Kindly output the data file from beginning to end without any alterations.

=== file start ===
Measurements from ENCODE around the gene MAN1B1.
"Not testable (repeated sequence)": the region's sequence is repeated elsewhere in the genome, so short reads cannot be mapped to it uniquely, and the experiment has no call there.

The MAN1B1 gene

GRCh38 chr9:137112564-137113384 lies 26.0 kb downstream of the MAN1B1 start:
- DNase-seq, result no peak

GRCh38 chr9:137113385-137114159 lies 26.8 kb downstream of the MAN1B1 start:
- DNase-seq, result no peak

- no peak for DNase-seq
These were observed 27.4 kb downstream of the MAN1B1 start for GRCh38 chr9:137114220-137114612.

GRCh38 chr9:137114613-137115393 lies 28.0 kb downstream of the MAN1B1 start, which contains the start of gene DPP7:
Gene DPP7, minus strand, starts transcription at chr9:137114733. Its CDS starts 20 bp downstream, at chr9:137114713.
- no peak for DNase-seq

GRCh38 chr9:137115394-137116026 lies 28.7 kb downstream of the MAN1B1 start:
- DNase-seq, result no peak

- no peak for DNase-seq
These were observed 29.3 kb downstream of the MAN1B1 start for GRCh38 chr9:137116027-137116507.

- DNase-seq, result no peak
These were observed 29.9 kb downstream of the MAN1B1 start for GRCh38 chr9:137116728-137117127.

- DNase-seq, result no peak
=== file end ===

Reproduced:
Measurements from ENCODE around the gene MAN1B1.
"Not testable (repeated sequence)": the region's sequence is repeated elsewhere in the genome, so short reads cannot be mapped to it uniquely, and the experiment has no call there.

The MAN1B1 gene

GRCh38 chr9:137112564-137113384 lies 26.0 kb downstream of the MAN1B1 start:
- DNase-seq, result no peak

GRCh38 chr9:137113385-137114159 lies 26.8 kb downstream of the MAN1B1 start:
- DNase-seq, result no peak

- no peak for DNase-seq
These were observed 27.4 kb downstream of the MAN1B1 start for GRCh38 chr9:137114220-137114612.

GRCh38 chr9:137114613-137115393 lies 28.0 kb downstream of the MAN1B1 start, which contains the start of gene DPP7:
Gene DPP7, minus strand, starts transcription at chr9:137114733. Its CDS starts 20 bp downstream, at chr9:137114713.
- no peak for DNase-seq

GRCh38 chr9:137115394-137116026 lies 28.7 kb downstream of the MAN1B1 start:
- DNase-seq, result no peak

- no peak for DNase-seq
These were observed 29.3 kb downstream of the MAN1B1 start for GRCh38 chr9:137116027-137116507.

- DNase-seq, result no peak
These were observed 29.9 kb downstream of the MAN1B1 start for GRCh38 chr9:137116728-137117127.

- DNase-seq, result no peak